That is much more in line with what I would expect to hear on TF!
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Old 06-09-2021, 01:53 PM   #11
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That is much more in line with what I would expect to hear on TF!
I just try to satisfy everyone.
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Old 06-09-2021, 02:39 PM   #12
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Some of the docks that I get to get crowded. That means sometimes running a longer cable to find an unused outlet on the dock. I carry a couple of spare 50' 30amp cables, so can reach 150' if needed. That works for me, as I don't have many loads and am never drawing a full 30 amps in the busy season.
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Old 06-09-2021, 04:48 PM   #13
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Quote:
Originally Posted by Bacchus View Post
I added a 25 ft cord to my supplies and find most times I can reach with 75 ft (50 + 25) especially if I run the cord fwd along the less used side deck to the bow and then to shore from the anchor platform. The 25 fter comes in handy for when pedestal is right at the aft connection area.
Good idea. Lot of people could use 25' in their home slips.

My old boat had shore power connections bow and stern, which was really useful.
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Old 06-09-2021, 05:17 PM   #14
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Measure the voltage at an outlet. If you are at 110V or higher, you are fine. 108-109 maybe. 107V or lower, no bueno unless you are using a super low amount of amperage. Take a 1500W appliance. At 120V, you will draw 12.5A current. At 110V, you will draw 15A. So there lower the voltage, the higher the amperage. Also, if you are running a device with continuous high load such as a heater, you will need to increase the effective amperage by dividing by 0.8. In the above example, 12.5A will require a 16A and 19A circuit respectively. You might be surprised that measuring the voltage at the pedestals might not be that high depending on the wiring at the marina.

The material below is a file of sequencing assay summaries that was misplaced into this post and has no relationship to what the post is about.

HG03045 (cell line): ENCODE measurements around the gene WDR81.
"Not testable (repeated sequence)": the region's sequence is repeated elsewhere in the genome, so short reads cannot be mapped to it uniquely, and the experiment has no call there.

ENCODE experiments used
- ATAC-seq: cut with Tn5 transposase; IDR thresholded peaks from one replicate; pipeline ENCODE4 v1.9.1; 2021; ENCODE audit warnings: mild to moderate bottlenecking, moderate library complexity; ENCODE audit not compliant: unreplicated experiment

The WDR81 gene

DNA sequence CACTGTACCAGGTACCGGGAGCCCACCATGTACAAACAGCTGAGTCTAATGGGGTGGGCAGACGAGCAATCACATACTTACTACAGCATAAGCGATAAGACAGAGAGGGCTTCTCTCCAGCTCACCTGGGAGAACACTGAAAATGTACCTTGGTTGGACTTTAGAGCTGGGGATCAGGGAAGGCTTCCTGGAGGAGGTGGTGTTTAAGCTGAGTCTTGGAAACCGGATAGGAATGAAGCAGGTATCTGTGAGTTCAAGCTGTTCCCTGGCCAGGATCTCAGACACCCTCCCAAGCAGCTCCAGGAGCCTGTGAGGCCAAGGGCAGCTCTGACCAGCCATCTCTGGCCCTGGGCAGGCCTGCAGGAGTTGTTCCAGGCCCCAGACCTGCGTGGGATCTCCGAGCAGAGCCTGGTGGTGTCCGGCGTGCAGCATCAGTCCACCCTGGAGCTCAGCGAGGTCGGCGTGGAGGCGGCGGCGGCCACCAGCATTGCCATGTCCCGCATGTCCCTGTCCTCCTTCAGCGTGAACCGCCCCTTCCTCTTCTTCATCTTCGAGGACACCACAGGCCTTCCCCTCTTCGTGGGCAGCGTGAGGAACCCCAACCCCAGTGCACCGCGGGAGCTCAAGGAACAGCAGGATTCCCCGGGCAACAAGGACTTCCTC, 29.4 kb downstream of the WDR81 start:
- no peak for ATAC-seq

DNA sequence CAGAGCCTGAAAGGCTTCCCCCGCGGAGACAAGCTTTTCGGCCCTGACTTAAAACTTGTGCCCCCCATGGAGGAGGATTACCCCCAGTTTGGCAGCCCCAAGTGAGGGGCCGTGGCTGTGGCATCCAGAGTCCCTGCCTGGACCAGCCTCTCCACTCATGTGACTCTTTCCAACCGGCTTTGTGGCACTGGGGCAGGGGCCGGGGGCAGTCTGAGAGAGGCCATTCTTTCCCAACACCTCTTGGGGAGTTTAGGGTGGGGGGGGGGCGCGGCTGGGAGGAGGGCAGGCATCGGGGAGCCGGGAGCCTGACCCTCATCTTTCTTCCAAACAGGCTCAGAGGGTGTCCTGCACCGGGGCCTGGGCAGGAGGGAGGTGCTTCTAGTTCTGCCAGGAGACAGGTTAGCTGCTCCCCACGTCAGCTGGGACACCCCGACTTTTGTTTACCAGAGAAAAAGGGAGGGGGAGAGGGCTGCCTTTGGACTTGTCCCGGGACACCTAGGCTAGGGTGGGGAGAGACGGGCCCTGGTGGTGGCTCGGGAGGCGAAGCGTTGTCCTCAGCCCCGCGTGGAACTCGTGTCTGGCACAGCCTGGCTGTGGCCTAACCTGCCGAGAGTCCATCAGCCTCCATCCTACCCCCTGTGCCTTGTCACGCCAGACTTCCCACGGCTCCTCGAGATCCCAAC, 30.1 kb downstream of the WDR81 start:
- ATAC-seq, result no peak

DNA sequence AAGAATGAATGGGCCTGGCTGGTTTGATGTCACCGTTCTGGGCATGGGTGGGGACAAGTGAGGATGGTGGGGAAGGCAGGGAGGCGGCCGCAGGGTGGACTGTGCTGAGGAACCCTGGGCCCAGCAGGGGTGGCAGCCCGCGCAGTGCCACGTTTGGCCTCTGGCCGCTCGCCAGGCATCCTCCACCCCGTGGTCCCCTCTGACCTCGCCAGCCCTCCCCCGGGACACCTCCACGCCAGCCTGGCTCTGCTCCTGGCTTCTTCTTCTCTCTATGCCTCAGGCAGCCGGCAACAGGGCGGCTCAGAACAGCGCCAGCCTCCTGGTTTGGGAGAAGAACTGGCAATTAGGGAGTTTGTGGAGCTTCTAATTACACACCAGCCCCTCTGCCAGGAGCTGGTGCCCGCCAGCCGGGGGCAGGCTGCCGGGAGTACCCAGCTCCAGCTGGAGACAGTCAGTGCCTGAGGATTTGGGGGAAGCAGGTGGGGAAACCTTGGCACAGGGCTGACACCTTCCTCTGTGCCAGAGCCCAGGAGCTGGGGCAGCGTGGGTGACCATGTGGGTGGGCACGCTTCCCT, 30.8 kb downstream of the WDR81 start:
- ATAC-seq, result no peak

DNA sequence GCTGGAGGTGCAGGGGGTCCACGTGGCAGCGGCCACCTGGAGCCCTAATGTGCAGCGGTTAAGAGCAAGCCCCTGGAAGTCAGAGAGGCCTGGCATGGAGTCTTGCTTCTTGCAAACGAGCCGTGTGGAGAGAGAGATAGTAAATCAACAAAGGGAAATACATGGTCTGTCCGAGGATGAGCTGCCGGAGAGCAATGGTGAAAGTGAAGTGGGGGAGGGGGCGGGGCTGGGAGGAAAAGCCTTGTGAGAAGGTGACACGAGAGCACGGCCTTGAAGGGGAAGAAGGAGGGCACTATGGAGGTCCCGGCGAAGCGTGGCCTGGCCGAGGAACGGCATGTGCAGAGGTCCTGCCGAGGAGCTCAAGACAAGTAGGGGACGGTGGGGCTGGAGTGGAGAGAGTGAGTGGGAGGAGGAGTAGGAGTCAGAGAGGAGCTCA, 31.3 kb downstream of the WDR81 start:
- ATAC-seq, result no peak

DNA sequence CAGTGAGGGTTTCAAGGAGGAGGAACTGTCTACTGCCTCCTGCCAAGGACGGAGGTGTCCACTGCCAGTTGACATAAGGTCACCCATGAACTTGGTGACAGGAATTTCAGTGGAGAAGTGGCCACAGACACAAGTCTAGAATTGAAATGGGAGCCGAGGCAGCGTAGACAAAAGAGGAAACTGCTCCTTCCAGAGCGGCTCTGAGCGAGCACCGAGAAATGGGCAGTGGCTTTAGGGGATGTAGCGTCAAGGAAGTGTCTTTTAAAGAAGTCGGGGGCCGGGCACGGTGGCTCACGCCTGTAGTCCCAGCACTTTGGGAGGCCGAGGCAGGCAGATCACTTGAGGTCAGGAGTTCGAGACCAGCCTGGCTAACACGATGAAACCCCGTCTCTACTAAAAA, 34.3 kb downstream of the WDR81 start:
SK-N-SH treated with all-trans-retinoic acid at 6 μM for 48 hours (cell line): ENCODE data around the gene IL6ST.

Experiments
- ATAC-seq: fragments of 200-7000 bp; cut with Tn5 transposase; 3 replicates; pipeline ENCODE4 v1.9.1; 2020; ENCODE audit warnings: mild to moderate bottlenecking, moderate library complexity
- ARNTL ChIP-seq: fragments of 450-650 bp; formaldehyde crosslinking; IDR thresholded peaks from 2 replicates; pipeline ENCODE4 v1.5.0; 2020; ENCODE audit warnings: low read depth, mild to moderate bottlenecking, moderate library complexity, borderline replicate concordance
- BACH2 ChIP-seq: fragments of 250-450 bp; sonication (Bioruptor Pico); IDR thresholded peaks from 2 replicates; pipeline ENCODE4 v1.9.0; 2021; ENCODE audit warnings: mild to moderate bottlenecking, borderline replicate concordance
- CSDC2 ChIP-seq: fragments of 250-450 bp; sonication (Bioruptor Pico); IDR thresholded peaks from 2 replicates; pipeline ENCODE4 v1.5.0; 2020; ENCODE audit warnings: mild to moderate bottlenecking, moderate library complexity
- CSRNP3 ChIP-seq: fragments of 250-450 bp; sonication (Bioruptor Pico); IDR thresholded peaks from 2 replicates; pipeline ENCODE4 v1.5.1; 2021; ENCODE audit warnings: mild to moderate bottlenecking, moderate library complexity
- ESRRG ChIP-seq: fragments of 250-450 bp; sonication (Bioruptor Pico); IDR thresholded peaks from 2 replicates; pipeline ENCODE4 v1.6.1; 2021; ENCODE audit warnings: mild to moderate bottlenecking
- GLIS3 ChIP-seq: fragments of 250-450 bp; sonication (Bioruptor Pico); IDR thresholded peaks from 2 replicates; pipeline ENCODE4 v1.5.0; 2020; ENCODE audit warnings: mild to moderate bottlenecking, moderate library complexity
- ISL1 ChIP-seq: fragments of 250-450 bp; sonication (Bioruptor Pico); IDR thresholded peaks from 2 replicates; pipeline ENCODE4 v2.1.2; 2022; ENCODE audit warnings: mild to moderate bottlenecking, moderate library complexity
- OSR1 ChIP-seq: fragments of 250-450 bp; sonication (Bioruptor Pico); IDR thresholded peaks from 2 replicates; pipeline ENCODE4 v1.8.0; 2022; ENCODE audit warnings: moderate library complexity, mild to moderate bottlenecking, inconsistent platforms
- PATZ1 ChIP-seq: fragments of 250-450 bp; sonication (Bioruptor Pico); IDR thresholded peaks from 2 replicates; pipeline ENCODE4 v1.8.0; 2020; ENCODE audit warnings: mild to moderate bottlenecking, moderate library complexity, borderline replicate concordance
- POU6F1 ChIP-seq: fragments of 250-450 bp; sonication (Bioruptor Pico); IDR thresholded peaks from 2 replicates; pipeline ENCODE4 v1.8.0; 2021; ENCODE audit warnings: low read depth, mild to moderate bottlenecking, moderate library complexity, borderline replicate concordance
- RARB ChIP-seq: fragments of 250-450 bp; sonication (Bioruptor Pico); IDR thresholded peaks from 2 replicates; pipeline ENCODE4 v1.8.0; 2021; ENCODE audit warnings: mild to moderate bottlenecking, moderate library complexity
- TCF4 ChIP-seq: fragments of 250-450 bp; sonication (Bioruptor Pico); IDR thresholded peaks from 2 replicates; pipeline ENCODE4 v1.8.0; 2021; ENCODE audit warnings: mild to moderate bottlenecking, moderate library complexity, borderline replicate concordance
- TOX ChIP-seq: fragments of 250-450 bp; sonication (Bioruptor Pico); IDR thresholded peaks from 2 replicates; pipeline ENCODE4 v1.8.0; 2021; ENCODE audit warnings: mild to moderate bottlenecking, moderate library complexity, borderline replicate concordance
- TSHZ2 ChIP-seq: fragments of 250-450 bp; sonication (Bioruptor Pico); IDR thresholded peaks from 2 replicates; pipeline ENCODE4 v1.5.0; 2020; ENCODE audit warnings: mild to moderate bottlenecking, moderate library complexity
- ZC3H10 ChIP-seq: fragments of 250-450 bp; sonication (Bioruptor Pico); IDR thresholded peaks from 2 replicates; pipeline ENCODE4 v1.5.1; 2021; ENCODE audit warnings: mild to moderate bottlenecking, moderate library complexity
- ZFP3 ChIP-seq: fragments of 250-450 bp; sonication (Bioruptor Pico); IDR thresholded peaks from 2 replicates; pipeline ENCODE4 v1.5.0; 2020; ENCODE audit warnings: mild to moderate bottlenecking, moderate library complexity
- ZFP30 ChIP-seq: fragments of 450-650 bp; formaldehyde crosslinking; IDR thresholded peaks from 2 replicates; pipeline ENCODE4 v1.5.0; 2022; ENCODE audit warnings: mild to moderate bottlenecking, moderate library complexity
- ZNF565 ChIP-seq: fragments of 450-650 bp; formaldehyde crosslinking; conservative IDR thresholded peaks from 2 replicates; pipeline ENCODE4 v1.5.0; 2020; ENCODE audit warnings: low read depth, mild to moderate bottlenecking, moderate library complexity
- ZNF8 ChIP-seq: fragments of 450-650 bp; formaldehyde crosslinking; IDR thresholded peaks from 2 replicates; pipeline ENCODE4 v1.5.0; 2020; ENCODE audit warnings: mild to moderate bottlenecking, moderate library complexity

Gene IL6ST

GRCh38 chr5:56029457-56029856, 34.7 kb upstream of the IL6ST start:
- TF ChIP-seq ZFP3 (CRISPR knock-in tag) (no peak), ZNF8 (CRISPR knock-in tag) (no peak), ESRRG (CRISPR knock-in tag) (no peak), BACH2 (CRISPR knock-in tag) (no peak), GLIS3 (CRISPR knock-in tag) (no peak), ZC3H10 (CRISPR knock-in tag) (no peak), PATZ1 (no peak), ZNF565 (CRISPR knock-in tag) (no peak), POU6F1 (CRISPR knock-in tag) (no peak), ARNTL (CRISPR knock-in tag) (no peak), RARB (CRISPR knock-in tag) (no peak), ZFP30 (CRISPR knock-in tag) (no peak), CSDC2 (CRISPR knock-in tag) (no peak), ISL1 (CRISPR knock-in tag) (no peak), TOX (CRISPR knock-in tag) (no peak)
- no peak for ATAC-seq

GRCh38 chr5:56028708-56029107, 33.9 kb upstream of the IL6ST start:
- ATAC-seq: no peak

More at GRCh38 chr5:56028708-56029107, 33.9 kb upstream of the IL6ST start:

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Old 06-09-2021, 06:11 PM   #15
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When joining two cordsets together I try to use sealing couplers to ensure foot traffic doesn’t loosen the connection.
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Old 06-09-2021, 06:57 PM   #16
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Ok, just to make you feel good, it will never work and the boat will burst into flames before you actually get them connected...
The problem here is the OP said he did not think it would work. So of course everyone was ready to say that it will work. Is that reverse phycology?

Dave, I partially agree with you. Instead of 'before' it is more like flames after (about 48 minutes) you get them connected...
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Old 06-09-2021, 08:24 PM   #17
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The issue with adding a second power cord is voltage drop. Some one mentioned earlier to measure the voltage at the boat and see if it is 110v or 108v. As mentioned if the voltage is still 110v then there is no issue. Somethings like lights are just dimmer with voltage drop. Other things like motors can receive extra wear and tear or even be damaged by voltage drop. As is so often said, “you can get away with a lot of things until you can’t “.
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Old 06-09-2021, 08:25 PM   #18
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I was just trying to exaggerate as much as possible so I decided to have the boat burst into flames just by getting the power cords close to each other...
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Old 06-09-2021, 10:22 PM   #19
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The actual voltage is 120 volts.

There is no such thing as 110 volts.

The standard for power companies is 5% or 114 volts.

My personal opinion would be to feel the connections. If any of them feel appreciably warm then that connection is at risk.

If you want to extend your cord, fine, just limit your current.
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Old 06-09-2021, 10:35 PM   #20
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I was just trying to exaggerate as much as possible so I decided to have the boat burst into flames just by getting the power cords close to each other...
I know. Having some fun.

Kevin, I have given up on voltage in North America. I know it as 120 but a quick google search 110 and 120 are given as examples. A while back somewhere 108 was normal.
would you agree 5% less than pedestal at 100 feet is acceptable? That should not be noticeable warm.